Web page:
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What is the true cost of carbon?

For decades, economists have been wrestling with how best to weigh the current cost of emissions reductions against costs that will come years or even centuries from now. But a consensus has proved to be elusive, because traditional economic models don't treat atmospheric carbon like an asset.

At the center of many policy challenges is a contest between “realists” and “radicals.” That’s true of the ongoing Democratic primary race in the United States, for example, and it has long defined the climate-change debate. Will incremental policies such as a modest carbon price save us from disaster, or does climate change call for a more revolutionary approach?

Attempts to answer this question typically rely more on gut feelings and political instincts than on rigorous analysis. The debate also often features a generational divide between youthful idealists and seasoned moderates.

Just recently, US Secretary of the Treasury Steven Mnuchin dismissed criticism from 17-year-old Swedish climate activist Greta Thunberg by suggesting that she take a class in economics.

As the science of navigating tradeoffs, economics can indeed help one make decisions under circumstances defined by binding constraints and pervasive uncertainty. In theory, at least, economists have the tools to determine the costs and benefits of cutting carbon emissions. Yet getting that calculation right has haunted the profession for decades.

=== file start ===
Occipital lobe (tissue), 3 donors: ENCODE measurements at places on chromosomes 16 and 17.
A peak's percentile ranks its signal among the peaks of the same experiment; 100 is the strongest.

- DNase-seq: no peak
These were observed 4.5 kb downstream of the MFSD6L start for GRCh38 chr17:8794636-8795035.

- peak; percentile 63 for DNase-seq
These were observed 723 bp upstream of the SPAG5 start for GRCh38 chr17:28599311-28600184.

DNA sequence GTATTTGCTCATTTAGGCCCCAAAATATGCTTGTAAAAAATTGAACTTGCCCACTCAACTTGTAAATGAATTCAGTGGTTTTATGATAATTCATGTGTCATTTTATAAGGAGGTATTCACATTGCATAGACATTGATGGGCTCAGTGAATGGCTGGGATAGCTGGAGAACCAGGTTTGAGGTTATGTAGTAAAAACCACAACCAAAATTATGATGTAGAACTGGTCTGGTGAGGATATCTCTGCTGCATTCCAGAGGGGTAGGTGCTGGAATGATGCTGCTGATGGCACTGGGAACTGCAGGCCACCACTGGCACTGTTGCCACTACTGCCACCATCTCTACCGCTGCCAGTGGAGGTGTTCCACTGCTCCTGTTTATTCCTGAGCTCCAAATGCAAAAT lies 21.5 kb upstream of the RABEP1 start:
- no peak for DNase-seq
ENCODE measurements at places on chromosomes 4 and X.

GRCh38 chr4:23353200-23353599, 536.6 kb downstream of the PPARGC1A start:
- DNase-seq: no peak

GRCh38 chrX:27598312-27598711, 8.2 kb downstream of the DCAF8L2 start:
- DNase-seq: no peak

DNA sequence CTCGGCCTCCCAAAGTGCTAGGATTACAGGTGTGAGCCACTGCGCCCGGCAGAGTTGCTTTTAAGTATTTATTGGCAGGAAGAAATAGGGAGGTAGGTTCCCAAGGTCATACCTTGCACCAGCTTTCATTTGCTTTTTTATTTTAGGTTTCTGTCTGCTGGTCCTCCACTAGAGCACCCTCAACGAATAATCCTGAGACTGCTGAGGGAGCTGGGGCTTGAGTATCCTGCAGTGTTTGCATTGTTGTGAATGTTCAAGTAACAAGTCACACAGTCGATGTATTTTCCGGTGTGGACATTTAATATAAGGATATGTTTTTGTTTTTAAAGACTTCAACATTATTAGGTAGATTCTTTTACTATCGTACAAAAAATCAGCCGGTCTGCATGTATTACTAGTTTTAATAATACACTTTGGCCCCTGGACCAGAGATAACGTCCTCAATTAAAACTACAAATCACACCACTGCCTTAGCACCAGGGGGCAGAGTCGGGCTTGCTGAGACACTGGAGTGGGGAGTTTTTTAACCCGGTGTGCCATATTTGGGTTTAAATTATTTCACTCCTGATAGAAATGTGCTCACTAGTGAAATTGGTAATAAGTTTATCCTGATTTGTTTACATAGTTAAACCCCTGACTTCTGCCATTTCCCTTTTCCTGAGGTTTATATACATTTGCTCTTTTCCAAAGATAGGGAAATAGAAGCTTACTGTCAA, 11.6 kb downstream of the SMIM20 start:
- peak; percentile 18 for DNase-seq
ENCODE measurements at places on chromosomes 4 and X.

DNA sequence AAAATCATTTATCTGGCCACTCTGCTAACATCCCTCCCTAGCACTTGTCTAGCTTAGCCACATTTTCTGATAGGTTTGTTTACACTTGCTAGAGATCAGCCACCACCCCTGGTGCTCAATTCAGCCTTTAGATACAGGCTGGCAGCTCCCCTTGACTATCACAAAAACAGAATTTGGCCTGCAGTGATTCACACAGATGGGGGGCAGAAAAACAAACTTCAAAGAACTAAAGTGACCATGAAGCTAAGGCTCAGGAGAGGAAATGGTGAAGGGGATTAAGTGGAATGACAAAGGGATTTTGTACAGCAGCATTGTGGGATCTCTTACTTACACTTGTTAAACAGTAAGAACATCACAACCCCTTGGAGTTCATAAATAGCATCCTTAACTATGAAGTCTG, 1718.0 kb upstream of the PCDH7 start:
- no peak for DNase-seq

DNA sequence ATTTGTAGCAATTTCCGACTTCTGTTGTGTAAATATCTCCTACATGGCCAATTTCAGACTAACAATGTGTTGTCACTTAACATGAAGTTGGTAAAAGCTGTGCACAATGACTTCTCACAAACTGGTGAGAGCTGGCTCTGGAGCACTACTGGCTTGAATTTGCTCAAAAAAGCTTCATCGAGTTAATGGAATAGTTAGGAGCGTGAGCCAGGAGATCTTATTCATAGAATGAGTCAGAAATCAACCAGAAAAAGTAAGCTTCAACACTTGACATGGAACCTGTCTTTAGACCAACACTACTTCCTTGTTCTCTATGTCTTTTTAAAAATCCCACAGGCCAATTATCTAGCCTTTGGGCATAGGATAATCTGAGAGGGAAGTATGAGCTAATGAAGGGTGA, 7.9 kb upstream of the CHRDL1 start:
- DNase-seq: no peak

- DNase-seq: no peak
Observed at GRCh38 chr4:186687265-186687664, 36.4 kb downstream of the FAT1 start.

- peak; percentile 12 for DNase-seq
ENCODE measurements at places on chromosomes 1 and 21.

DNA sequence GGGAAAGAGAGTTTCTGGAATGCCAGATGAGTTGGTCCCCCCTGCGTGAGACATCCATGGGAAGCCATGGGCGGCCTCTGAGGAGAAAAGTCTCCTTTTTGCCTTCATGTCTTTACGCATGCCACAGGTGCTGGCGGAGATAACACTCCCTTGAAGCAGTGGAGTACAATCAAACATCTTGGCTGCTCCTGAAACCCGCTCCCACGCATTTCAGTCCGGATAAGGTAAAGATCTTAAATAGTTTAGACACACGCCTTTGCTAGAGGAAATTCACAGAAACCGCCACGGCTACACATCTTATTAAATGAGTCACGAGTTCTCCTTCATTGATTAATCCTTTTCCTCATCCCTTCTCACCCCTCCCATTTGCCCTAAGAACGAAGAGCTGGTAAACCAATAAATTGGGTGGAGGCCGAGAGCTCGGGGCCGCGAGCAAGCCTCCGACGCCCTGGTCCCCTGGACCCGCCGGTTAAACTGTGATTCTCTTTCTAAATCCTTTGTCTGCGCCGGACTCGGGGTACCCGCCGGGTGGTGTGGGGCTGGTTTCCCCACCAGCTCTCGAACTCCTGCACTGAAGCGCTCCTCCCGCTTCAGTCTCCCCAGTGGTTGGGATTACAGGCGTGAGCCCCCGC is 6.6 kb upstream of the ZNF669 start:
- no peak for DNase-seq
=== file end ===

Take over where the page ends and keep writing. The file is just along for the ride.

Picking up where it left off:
In 2018, William D. Nordhaus of Yale University was awarded the Nobel Prize in Economic Sciences for his pioneering efforts to determine an optimal carbon price. The logic of his approach, and of the standard carbon-pricing model generally, appears impeccable: quantify the anticipated damages from climate change and then compare those to the costs of cutting emissions today. But this is easier said than done.

The inertia of the climate system implies that most damages will accrue in the distant future — decades or even centuries hence — whereas the majority of emissions-reduction costs will be incurred today.

Will incremental policies such as a modest carbon price save us from disaster, or does climate change call for a more revolutionary approach?

Moreover, there is an inherent asymmetry in how benefits and costs are tallied. With large uncertainties on both sides, the problem calls for heroic extrapolations and outright guesswork.

In calculating benefits, however, only “known knowns” have traditionally made it into the headline figure, whereas the bias goes the other way in the case of costs: the rapid progress made in clean-energy technologies is largely ignored, despite its likely cost-abatement effects.

These biases haven’t stopped economists from offering confident benefit-cost analyses. Nordhaus has famously done so with a model requiring fewer than 20 main equations. He concludes that each ton of carbon dioxide emitted today should be priced at around $40.

By contrast, in a massive report published in 2006, Nicholas Stern of the London School of Economics calculated that the price should be more than $100 per ton in today’s dollars.

The substantial gap between the two estimates reflects two different approaches to discounting: that is, how much society values (or ought to value) its future. Nordhaus begins with an annual discount rate of around 4.25 per cent, which he then reduces slightly over time, whereas the Stern Review sets the discount rate at 1.4 per cent, thereby placing a greater emphasis on future damages relative to today’s mitigation costs.